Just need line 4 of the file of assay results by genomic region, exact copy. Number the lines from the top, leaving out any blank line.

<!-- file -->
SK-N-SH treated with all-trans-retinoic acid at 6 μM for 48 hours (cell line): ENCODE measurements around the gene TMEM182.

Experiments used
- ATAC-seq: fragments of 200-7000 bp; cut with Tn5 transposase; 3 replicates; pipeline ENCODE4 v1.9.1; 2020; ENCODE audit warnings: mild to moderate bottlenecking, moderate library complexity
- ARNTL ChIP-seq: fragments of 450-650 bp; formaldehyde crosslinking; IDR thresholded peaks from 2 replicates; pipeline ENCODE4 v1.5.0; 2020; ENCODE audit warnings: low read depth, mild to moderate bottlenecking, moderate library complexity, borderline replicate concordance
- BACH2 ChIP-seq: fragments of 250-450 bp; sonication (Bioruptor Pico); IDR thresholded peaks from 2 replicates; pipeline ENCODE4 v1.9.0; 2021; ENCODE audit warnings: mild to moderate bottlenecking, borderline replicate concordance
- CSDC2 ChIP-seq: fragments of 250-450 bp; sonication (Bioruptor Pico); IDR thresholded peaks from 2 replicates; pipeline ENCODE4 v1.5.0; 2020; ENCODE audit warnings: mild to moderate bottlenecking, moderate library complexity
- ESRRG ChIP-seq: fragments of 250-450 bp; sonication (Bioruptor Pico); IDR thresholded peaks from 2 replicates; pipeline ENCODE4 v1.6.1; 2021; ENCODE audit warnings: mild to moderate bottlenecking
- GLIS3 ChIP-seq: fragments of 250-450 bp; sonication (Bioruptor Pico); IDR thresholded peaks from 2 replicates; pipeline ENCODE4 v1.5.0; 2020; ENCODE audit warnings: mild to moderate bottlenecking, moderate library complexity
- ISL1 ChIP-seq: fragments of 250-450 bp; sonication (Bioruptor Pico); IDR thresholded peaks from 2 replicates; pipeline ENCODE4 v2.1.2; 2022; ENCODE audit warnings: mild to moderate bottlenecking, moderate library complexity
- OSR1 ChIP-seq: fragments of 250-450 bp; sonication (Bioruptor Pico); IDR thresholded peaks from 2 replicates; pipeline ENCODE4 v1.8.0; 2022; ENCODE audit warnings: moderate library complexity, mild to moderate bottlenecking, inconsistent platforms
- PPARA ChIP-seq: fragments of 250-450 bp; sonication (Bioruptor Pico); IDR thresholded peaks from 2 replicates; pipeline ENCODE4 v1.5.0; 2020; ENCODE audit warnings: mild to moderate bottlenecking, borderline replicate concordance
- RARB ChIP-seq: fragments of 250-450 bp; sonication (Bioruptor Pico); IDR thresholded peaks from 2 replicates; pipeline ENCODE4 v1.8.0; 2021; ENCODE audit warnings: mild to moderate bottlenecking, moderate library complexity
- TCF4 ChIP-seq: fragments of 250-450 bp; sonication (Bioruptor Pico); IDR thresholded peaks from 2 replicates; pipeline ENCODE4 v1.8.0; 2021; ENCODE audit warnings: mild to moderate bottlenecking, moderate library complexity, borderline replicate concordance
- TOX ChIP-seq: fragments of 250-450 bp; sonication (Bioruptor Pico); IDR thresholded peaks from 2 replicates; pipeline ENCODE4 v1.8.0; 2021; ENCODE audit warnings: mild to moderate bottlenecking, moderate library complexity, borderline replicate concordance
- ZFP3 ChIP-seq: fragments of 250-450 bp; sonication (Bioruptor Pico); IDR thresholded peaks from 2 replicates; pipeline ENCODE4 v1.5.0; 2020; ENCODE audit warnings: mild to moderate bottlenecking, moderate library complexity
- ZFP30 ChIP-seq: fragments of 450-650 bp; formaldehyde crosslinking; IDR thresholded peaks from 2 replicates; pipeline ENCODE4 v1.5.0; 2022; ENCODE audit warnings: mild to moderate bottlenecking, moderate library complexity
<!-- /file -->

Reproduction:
- ARNTL ChIP-seq: fragments of 450-650 bp; formaldehyde crosslinking; IDR thresholded peaks from 2 replicates; pipeline ENCODE4 v1.5.0; 2020; ENCODE audit warnings: low read depth, mild to moderate bottlenecking, moderate library complexity, borderline replicate concordance